• How to Build an Online Community

Online Community: How to Build One for Your Business?

Want to build a better online community? Then you need to focus on building a better company — from the ground up! There are no easy shortcuts to the process. You can’t hire an SEO guru and throw a bunch of content up on your website and expect to grow a genuine following. You can’t go online without a solid offline marketing strategy. Let’s get back to the basics of building your business and developing the kind of community you need to succeed.

1. Set Some Goals

The first step in building an online community is to set some goals. Don’t focus on the online part just yet. Think about your marketing plan in terms of a coffee shop pitch. If you were face-to-face with someone in a coffee shop who asked what you were working on, how would you describe your company and its goals? Do you want to increase customers by 200 percent in the next 6 months? Do you want to focus on improving your relationship with the customers you already have?

2. Build Your Community Offline

In order to build an awesome online following, you actually need to start with a good offline community building strategy. Just because you have a fancy new webpage with buttons for people to Tweet, Like and Post, doesn’t mean you should stop attending community networking and charity events in person. Regularly recognize community members at public events. Give them awards of appreciation. Shower them publicly with praise. Build your community externally and internally into a cohesive team. That means treat your customers like you treat your employees and grow the community as a whole.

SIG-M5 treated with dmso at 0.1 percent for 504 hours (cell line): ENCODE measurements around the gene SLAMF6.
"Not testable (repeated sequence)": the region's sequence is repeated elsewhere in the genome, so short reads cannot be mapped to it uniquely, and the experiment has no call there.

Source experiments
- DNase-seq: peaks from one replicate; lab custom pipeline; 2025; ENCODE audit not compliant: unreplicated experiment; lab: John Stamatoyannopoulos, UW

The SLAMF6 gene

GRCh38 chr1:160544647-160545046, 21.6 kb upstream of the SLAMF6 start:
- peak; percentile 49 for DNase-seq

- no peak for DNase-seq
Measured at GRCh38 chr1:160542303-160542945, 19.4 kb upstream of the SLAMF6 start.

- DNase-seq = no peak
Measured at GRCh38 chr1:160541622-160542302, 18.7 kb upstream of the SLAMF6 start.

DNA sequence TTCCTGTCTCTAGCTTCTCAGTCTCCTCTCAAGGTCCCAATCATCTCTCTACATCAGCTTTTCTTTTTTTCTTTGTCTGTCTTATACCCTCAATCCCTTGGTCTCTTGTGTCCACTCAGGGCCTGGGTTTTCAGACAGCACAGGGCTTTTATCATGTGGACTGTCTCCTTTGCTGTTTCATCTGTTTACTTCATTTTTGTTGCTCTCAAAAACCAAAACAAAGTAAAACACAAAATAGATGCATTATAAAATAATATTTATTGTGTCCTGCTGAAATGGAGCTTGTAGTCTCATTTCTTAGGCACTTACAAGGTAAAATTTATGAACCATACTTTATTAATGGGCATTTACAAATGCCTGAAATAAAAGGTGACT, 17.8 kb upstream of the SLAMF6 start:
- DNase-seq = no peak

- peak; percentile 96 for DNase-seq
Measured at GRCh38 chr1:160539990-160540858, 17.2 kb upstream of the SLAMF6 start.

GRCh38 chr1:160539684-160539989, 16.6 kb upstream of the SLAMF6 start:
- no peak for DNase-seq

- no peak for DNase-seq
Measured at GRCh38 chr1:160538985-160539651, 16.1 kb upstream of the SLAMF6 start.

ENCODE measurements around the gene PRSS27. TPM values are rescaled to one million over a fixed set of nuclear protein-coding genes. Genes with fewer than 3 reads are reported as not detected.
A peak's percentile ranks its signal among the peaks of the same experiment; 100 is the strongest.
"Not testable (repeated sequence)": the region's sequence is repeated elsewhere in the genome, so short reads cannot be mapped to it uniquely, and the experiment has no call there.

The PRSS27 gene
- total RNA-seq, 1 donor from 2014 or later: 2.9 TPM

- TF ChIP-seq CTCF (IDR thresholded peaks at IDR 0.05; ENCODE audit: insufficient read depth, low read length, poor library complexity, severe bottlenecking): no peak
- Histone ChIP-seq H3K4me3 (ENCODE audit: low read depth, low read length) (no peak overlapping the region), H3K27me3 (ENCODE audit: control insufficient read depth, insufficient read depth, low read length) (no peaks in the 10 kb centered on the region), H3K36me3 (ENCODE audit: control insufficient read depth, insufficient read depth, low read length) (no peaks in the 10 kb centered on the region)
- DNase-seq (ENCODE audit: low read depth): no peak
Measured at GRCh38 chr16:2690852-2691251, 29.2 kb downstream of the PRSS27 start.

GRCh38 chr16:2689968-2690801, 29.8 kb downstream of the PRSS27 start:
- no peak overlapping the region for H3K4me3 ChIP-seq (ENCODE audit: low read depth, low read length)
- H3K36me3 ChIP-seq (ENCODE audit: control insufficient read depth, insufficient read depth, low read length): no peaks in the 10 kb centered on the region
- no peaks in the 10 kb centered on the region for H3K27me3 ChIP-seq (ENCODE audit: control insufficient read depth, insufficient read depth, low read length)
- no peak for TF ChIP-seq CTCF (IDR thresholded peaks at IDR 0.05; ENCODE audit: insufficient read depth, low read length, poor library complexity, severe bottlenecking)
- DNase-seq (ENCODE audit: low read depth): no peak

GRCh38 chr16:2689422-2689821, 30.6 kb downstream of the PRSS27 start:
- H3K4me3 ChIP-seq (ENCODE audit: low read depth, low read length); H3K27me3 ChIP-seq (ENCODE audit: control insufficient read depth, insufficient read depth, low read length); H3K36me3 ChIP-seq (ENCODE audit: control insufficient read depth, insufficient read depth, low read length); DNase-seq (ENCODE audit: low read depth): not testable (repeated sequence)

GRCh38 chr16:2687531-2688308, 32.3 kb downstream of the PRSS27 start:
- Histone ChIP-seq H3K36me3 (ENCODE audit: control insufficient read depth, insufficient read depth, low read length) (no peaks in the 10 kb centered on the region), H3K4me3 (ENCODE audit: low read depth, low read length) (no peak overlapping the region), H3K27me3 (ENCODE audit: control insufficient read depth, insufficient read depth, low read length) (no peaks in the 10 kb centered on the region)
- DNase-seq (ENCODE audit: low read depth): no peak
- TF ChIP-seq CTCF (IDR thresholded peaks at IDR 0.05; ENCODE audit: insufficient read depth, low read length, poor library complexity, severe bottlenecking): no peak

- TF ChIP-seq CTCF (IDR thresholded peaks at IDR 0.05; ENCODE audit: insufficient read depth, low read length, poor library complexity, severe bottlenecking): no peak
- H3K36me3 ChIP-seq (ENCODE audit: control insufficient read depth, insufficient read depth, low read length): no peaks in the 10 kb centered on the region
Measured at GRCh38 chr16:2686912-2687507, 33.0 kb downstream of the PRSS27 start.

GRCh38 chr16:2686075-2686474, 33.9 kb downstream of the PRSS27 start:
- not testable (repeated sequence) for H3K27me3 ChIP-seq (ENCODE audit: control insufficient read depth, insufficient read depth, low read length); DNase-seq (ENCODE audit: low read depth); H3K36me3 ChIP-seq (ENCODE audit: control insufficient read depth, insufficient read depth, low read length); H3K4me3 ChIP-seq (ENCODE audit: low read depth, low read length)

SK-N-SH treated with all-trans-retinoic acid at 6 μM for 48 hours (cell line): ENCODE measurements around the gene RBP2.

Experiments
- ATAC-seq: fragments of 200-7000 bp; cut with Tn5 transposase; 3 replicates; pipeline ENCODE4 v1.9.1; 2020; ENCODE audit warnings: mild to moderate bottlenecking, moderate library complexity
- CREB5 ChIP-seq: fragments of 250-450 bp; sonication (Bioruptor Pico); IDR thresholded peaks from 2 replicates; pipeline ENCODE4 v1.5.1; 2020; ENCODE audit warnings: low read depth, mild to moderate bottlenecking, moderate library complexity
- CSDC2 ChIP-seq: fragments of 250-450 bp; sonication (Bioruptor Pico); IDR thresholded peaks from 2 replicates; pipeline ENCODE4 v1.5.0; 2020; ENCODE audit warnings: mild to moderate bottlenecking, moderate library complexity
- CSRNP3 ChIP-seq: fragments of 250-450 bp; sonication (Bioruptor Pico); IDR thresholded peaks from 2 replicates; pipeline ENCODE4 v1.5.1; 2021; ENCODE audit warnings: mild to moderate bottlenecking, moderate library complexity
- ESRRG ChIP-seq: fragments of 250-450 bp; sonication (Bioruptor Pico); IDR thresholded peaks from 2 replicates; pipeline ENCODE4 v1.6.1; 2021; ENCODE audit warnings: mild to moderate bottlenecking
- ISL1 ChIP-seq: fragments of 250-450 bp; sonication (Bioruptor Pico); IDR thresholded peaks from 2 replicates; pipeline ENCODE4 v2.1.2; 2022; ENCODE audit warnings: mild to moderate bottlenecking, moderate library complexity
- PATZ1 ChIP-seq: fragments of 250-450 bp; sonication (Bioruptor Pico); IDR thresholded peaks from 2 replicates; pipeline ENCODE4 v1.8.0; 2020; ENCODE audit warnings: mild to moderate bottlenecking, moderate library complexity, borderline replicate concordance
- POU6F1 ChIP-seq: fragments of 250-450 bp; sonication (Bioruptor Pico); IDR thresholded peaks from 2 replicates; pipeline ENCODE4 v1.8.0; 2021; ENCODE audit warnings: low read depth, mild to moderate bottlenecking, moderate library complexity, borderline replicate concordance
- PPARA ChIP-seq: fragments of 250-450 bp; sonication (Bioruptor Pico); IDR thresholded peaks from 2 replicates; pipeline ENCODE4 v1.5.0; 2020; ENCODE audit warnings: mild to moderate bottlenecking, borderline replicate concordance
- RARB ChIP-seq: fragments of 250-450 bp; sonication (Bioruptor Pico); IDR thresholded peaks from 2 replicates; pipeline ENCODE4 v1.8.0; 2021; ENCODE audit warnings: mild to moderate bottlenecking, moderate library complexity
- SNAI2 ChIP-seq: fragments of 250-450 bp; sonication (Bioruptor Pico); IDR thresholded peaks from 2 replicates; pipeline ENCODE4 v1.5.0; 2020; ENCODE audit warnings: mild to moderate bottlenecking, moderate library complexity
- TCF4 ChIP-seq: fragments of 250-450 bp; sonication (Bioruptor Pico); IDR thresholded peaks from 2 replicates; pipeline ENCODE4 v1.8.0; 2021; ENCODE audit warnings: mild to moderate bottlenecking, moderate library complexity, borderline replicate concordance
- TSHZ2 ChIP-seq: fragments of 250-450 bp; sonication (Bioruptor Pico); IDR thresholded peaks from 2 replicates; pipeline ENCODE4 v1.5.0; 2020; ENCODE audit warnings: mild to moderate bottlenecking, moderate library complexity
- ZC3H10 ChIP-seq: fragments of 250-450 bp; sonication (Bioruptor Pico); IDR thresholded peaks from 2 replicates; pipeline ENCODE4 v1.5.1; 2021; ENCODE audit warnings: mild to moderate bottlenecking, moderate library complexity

3. Build an Attractive Meeting Place

Whether it’s a website, blog or physical business location, make the place you spend time an attractive place to hang out. Customers, employees and business partners will want to invest time in each other. This community building effort translates to more networking, more time spent browsing your webpage online, and more exposure to your brand.

4. Integrate Your Social Media Efforts and Outreach

An important part of building an online community is to integrate all your social media efforts. People come in through many different channels, and some respond better to Facebook or Twitter than email. Still others prefer to use the telephone after searching testimonials online. Make it easy for your potential customers to discover and share your message across their favorite media.

5. Improve Online Ranking Organically

Stop chasing Google’s frequent algorithm changes by building an online community around your company. It’s more than brand name recognition — it’s genuine engagement. And it leaves Panda and Penguin updates in the dust every time.

6. Share the Value of Your Business Ideas with Others

Don’t think “sell”, think “share”. Start each day with a purpose to share the information and lessons you’ve learned in life and in business dealings. You’ll quickly find yourself surrounded by a strong community of like-minded people. And because you have built the group based on helping everyone succeed, they will genuinely engage with your business.

7. Build Your Co-Marketing Team